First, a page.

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Maternal undernutrition can result in significant alterations to the post-natal offspring phenotype, including body size and behaviour. For example, maternal food restriction has been implicated in offspring hyperphagia, potentially causing increased weight gain and fat accumulation. This could result in obesity and other adverse long-term health effects in offspring. We investigated the link between maternal caloric restriction during gestation and offspring appetite by conducting the first meta-analysis on this topic using experimental data from mammalian laboratory models (i.e. rats and mice). We collected 89 effect sizes from 35 studies, together with relevant moderators. Our analysis revealed weak and statistically non-significant overall effect on offspring's appetite. However, we found that lower protein content of restricted diets is associated with higher food intake in female offspring. Importantly, we show that a main source of variation among studies arises from whether, and how, food intake was adjusted for body mass. This probably explains many of the contradictory results in the field. Based on our results, we recommend using allometric scaling of food intake to body mass in future studies.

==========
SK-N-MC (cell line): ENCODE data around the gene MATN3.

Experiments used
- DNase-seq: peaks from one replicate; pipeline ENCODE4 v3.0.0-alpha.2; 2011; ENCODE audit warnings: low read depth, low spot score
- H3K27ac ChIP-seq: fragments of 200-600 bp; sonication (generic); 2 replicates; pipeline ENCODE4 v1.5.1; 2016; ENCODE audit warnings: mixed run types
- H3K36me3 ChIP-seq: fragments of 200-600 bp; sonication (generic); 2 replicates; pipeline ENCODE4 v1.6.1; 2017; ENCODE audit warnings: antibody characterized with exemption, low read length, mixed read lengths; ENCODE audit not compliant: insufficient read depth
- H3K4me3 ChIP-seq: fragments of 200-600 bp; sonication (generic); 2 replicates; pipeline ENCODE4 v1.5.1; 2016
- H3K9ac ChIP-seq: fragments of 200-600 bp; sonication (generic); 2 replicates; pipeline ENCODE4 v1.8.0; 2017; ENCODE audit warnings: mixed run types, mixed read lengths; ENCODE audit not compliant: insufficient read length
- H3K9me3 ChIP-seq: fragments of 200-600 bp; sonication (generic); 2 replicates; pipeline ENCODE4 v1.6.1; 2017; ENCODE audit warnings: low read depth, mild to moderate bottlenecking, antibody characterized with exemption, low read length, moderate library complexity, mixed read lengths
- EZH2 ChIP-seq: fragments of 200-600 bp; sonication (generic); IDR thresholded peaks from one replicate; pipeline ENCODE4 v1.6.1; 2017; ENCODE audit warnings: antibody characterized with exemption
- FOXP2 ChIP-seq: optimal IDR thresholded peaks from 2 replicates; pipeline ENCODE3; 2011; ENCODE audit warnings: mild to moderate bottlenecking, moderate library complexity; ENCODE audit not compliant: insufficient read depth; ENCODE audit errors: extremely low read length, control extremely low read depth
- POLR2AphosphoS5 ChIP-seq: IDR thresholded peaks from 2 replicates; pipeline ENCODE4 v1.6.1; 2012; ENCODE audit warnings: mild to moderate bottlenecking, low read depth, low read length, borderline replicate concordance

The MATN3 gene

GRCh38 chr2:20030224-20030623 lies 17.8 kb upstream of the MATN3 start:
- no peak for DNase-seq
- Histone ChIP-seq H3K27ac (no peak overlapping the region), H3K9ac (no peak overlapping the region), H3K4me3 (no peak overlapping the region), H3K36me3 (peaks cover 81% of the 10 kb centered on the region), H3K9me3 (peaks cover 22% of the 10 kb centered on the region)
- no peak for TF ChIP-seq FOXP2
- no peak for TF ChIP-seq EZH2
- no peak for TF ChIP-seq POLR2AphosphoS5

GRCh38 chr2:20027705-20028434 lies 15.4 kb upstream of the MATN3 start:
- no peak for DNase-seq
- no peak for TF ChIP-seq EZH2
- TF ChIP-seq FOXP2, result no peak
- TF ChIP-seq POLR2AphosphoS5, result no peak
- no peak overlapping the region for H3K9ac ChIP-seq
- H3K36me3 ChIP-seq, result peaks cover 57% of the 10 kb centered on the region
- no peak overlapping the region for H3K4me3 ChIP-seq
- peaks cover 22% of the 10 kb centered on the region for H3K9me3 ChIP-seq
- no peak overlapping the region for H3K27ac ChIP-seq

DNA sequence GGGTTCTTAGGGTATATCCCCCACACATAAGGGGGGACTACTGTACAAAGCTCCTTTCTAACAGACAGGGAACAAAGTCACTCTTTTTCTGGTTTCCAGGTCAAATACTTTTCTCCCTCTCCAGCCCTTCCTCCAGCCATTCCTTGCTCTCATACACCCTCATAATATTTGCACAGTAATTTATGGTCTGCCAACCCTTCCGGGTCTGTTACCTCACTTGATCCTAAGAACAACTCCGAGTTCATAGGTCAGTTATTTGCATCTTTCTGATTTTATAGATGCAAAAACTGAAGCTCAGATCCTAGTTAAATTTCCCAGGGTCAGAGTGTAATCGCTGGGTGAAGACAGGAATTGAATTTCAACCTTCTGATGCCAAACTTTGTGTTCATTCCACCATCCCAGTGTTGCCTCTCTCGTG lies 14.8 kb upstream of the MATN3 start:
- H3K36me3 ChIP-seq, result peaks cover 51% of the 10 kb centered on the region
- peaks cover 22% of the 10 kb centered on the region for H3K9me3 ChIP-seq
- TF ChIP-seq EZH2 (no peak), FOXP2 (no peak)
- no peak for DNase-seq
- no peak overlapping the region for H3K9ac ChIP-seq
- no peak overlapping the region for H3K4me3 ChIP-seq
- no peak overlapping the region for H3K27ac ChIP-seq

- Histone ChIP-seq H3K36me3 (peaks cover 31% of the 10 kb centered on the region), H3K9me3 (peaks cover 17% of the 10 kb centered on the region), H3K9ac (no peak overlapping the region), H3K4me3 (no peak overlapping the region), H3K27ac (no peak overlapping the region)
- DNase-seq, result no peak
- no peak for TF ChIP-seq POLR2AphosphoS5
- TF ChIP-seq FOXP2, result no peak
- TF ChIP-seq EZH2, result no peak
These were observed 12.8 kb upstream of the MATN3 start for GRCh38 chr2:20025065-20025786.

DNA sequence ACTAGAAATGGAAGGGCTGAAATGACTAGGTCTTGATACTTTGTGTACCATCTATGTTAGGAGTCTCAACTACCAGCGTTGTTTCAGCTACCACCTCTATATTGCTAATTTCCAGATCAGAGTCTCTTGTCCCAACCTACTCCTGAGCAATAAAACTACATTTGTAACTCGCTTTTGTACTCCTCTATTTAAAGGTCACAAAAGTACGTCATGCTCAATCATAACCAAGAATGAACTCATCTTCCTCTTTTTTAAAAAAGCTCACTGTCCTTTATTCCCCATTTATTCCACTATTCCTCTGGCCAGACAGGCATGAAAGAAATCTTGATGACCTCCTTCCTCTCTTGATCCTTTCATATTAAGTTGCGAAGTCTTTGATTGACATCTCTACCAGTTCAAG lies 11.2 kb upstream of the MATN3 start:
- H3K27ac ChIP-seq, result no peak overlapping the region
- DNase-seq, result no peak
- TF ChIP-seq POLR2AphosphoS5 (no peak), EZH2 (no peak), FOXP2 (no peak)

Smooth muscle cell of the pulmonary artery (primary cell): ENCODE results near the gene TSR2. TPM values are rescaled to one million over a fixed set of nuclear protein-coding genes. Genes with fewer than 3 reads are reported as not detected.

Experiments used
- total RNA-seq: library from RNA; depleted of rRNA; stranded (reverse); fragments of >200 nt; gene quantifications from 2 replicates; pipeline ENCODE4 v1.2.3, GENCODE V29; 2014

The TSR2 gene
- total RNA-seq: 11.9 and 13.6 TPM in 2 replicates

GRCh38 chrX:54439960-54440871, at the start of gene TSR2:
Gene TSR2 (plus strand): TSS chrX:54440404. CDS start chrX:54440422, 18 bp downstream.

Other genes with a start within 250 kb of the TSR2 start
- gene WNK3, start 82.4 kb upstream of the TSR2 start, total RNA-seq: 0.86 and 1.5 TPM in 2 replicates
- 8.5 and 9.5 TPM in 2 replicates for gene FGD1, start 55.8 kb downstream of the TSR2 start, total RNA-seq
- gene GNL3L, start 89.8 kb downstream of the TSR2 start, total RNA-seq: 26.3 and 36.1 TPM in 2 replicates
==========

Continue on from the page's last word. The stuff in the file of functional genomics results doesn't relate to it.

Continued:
Original publication

DOI

10.1111/obr.12138

Type

Journal article

Journal

Obes Rev

Publication Date

04/2014

Volume

15

Pages

294 - 309

Keywords

Body mass, food intake, maternal diet, systematic review, Animals, Appetite, Caloric Restriction, Dietary Fats, Eating, Female, Lactation, Maternal Nutritional Physiological Phenomena, Pregnancy, Prenatal Exposure Delayed Effects, Rats, Rats, Sprague-Dawley, Rats, Wistar